In today’s chapter, encouragement for Israel continues. Isaiah’s got some hope to deliver to his countrymen.
Okay, time to write. Salvation is a theme in this chapter. Let’s look at it.
There’s a lot of good stuff in this chapter about the Suffering Servant. So I hope you’ll forgive me that I spent the past hour doing something incredibly silly.
I obviously had a little trouble digging something to share out of Isaiah 49. It’s easy enough to summarize: God will use Israel to bring light and salvation to the whole world, and he hasn’t forgotten his people in their time of suffering and struggle. But you could get that from reading the chapter itself, and if that’s all I’ve got, you might as well read the chapter and skip my blog post. So I considered making a case that it’s a messianic passage. I could argue that the “servant” throughout the passage is an individual fulfilling God’s purposes for Israel, a representative of God’s chosen nation, not the nation itself. But I go looking for commentaries to jump-start my own commentary here, and, prefacing an exegetical outline from David Guzik, I find this quotation from Alan Redpath: “This chapter is full of our Lord Jesus Christ, and the words quoted could not possibly have their complete fulfillment in any other save in our Savior.” Consider your audience, Jackson: how many of ’em do you think are gonna contend that this passage doesn’t refer to Jesus Christ? Besides, we’ve been there already.
In today’s chapter, God himself tells us the purpose of predictive prophecy.
If yesterday was a knock on Babylon’s gods, today is a knock on their rulers.
Reading today’s chapter, you may have questions from the very first verse–heck, from the first word. The passage begins: “Bel has bowed down, Nebo stoops over” (46:1). Who is Bel? Who is Nebo? Fortunately, we live in a world of information at our fingertips, and with a quick search I found our answer. They’re Babylonian deities.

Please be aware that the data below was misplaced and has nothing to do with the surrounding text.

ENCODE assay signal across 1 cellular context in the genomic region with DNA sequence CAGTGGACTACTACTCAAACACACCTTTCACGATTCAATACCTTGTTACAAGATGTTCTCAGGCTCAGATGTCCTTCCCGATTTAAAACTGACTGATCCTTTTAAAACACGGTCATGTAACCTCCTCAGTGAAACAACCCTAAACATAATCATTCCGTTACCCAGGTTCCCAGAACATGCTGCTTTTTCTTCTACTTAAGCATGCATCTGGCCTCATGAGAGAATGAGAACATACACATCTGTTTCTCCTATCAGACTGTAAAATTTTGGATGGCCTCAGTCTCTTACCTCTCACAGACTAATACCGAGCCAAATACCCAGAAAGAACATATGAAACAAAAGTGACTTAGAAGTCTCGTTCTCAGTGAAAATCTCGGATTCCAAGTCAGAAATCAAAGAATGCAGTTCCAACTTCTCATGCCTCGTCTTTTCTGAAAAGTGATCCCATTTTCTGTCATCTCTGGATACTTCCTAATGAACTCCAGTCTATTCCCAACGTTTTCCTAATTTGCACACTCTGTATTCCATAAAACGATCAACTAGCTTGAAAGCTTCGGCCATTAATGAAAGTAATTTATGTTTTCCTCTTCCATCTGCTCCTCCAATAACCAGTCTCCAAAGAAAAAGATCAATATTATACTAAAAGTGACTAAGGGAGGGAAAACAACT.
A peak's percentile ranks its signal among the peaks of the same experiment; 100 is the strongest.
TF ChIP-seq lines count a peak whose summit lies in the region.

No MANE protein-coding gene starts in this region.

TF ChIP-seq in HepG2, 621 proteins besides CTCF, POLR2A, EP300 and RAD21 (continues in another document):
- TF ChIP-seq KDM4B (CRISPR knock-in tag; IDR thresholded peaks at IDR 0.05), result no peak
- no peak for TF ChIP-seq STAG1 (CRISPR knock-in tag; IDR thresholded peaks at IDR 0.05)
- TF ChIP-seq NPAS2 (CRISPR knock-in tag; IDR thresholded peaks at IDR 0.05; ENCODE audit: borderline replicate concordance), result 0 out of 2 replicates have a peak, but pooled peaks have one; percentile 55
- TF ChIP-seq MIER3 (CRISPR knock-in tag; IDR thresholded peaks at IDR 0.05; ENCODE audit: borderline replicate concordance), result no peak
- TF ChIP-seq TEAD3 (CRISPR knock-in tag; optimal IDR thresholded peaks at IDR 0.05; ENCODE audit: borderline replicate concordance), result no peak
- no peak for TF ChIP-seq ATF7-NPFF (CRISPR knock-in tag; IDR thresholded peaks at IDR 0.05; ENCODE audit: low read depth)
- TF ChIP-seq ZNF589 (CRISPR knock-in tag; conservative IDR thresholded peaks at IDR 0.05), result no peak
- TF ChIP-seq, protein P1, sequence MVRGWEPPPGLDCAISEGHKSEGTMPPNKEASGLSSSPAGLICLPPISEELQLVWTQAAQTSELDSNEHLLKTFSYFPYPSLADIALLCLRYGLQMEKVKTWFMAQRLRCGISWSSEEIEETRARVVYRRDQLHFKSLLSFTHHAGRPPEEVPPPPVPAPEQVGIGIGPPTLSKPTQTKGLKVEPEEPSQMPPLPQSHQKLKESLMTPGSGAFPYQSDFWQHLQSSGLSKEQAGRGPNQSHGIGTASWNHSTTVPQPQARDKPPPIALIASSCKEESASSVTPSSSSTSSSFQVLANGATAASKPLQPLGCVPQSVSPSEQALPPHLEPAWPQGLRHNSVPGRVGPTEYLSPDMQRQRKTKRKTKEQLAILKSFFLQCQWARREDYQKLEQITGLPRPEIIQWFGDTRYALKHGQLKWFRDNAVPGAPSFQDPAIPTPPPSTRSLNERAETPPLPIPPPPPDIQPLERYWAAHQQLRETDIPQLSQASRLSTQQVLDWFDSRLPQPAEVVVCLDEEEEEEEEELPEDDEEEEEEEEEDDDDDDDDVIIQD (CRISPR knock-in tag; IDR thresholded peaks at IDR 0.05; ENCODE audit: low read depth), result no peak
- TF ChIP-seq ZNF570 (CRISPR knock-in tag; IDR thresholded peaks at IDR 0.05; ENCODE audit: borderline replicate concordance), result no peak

Now we’re actually ready for Isaiah 45. As happens entirely too often, now that I’ve gotten out my reading shovel and dug into the passage, I’m not sure what to carry back out for the blog post. But when in doubt, ask what the passage teaches you about God. There’s a bit in the beginning about God using King Cyrus of Persia without his knowledge, but the meat of the passage concerns God’s strength and how his provision for Israel will show that strength to the foreign nations, so let’s take a look at that.
What a mess. I’ve got maybe half an hour before I leave for my evening job, I haven’t had lunch yet, I just got back from a Kroger run to pick up today’s chocolate, I read Isaiah 45 and photographed it, and then I realized: I have unfinished business in Isaiah 44. Forget everything you just read, Jackson, because today you gotta backtrack and talk about idolatry in Isaiah 44. Here we go, let’s reread this stuff and say stuff about it.
Yesterday we ended on a cliffhanger. After two chapters of God declaring his favor for Israel, he expresses frustration that they still don’t honor him, and then he drops this bomb on us: “So I will pollute the princes of the sanctuary, and I will consign Jacob to the ban and Israel to revilement” (43:28). Where did the favor go? I’m glad to report that in Isaiah 44, the favor is back. God sandwiches this business of polluting the sanctuary’s princes between declarations of forgiveness. He tells his people, “I have wiped out your transgressions like a thick cloud and your sins like a heavy mist” (44:22). The revilement is just a single verse, just a blip of frustration on God’s radar. Today we return to blessing.